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B954

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B954
Location Map ( geo)
Cameraicon.png View gallery (16)
From:  Muirhead (NO344344)
To:  Dykend (NO249575)
Distance:  17.5 miles (28.2 km)
Meets:  A923, A94, B952, A926, B952, B951
Former Number(s):  A927
Highway Authorities

Angus • Perth and Kinross

Traditional Counties

Angus • Perthshire

Route outline (key)
B954 Muirhead - Meigle
(A94) Meigle
B954 Meigle - Dykend

The B954 is a cross-country B-road in east Scotland which has been substantially extended.

Route

Muirhead - Alyth

The route starts at a forked TOTSO on the A923 at Muirhead, just outside Dundee. The two roads head west together before the B954 bends to head northwards on Newtyle Road. The route rises and falls a couple of times as it crosses two small valleys on a good, straight modern alignment before reaching the small village of Auchterhouse. The B954 turns in the village to follow the Auchterhouse Burn upstream along a long straight to the low watershed. A Railway line also used to sneak through this narrow break in the Sidlaw Hills, utilising the shallow gradient on this side, but the winding descent into Newtyle is much steeper, and the railway took a long horseshoe bend around the village. The road can manage the gradient more easily and drops down through the fields on Dundee Road.

Passing through Newtyle

Newtyle is an old grid iron village which mostly lies to the east of the main road, making it seem smaller to passing traffic than it really is. On the far side of the village the road passes a disused railway bridge - where the bridge deck has been removed. There is then a short straight and flat section with the railway embankment clearly visible to the right before the line crosses again - and again the bridge deck has been removed. Shortly afterwards the road reaches the Belmont Arms and bends sharply left to go over a dismantled railway line close to the long-gone Alyth Junction station. Alyth itself is some distance away, but the name was chosen as this is where passengers changed trains to get to Alyth.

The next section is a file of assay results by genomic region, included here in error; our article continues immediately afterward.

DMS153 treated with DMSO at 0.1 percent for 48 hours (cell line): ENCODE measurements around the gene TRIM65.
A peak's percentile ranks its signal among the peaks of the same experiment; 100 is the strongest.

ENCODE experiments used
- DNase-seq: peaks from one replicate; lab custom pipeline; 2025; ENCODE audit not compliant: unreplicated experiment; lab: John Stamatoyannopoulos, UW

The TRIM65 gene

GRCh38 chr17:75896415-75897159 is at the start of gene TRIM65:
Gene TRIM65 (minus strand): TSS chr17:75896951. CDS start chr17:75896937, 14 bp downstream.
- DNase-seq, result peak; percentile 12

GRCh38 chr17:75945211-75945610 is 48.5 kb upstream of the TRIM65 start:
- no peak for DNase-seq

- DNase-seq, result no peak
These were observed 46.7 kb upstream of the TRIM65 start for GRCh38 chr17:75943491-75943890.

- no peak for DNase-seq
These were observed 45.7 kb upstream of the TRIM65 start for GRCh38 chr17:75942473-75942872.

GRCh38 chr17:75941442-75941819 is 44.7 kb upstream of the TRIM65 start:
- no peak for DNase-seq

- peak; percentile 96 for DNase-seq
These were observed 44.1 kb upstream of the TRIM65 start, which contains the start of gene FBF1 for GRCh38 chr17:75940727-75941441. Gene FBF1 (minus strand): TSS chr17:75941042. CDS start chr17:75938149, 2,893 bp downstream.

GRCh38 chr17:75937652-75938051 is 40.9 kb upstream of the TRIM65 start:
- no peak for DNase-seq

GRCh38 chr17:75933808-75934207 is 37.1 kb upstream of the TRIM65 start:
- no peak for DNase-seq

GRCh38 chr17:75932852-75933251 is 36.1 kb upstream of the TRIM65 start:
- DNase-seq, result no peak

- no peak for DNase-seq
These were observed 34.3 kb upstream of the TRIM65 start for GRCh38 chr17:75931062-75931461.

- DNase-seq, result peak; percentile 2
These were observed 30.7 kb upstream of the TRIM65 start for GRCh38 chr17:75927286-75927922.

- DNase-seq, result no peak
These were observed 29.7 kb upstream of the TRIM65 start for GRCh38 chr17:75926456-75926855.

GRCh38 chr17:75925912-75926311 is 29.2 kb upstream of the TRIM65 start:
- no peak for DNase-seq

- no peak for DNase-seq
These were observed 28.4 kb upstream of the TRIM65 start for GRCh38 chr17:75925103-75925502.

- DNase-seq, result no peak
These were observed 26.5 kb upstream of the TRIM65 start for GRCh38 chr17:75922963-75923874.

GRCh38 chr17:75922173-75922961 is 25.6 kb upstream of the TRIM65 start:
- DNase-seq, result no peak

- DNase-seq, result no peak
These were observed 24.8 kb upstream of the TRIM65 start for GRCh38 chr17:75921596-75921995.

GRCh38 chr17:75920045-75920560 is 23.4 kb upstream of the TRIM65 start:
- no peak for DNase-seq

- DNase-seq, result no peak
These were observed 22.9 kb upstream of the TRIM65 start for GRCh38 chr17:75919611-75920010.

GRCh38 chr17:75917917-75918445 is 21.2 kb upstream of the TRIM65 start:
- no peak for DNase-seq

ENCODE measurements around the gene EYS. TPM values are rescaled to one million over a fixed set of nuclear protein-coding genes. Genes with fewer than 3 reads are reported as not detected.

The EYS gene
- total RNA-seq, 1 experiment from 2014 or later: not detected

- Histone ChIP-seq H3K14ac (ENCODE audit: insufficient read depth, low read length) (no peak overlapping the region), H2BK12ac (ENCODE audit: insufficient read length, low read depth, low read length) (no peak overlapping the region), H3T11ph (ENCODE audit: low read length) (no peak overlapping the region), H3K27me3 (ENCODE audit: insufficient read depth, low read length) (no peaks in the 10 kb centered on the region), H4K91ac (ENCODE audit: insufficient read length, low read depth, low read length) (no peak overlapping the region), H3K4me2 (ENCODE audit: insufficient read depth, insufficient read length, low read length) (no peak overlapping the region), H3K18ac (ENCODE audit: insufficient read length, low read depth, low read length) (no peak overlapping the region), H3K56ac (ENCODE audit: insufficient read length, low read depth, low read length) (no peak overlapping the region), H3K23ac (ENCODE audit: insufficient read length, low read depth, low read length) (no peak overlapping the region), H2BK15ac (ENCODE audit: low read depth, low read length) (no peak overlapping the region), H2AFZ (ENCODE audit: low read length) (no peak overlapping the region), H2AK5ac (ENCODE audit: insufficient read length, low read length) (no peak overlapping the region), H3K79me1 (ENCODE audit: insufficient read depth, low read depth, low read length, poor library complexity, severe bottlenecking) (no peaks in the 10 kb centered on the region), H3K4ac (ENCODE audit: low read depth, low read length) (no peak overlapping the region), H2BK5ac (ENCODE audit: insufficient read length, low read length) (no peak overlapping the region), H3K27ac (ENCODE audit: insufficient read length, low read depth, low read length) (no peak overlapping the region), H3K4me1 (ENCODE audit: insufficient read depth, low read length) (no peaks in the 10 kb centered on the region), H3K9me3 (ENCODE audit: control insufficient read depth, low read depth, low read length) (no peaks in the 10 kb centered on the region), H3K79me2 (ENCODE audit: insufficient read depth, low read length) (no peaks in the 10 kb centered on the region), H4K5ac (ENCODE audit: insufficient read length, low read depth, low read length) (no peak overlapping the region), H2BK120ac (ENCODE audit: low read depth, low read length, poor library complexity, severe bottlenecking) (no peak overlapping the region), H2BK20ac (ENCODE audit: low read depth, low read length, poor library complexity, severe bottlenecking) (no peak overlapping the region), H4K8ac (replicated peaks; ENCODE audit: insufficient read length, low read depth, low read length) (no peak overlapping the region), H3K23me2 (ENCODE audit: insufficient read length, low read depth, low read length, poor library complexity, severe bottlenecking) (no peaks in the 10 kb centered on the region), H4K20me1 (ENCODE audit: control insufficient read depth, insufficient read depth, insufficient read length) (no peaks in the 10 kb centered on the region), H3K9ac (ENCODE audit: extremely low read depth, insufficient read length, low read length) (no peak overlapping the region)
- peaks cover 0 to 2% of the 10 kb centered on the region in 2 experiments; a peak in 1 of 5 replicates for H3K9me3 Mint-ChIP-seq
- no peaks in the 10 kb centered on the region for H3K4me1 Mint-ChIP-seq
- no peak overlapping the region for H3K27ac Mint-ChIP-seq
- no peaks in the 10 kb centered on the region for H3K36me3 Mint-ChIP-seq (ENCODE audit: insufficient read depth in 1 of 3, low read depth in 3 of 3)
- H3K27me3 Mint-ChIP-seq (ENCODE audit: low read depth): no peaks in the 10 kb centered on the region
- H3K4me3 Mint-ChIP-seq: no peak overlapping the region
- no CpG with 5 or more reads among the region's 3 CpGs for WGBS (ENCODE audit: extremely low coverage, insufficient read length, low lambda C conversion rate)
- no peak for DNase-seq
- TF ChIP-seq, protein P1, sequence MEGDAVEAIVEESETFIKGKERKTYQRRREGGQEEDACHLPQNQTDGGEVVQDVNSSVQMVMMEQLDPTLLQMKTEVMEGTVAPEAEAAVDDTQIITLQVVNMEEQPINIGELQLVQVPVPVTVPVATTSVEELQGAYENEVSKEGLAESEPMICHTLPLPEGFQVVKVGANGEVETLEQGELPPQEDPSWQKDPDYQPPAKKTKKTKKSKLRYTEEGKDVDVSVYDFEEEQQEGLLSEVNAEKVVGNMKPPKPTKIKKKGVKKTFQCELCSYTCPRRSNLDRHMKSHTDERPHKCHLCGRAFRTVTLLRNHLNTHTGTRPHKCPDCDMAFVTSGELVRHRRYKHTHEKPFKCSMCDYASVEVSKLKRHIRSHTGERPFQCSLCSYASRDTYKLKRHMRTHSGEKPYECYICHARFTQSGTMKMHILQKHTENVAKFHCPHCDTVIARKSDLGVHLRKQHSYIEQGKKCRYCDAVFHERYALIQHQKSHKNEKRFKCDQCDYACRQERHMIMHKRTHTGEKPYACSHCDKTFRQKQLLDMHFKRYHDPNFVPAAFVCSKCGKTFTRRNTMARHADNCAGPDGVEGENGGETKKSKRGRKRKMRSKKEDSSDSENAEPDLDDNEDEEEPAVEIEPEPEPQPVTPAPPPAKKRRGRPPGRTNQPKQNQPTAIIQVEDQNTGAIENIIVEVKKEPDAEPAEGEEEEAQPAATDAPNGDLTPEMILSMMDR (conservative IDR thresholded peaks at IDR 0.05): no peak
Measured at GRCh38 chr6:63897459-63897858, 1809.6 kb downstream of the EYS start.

The B954 continues north across wooded land to enter Meigle, a much prettier village with a jumble of old buildings clustered around the church. Just south of the church, the B954 forks, with a spur turning right onto Strathmore Place to reach the A94. The mainline continues ahead, curving to the right onto Ardler Road to reach a T-junction on the A94. There is then a short multiplex north along the A94 to the edge of Meigle before the B954 regains its number by turning right. A steady descent across the relatively flat land of Strathmore leads to Bridge of Crathies across the River Isla. The northern side of Strathmore is a little steeper, and so the route climbs steadily out of the valley through farmland with blocks of woodland to reach a roundabout on the edge of Alyth. Here it meets the A926 and B952 which heads into the town. This is the original southern end of the B954 - all that has gone before was numbered A927 until the 1970s.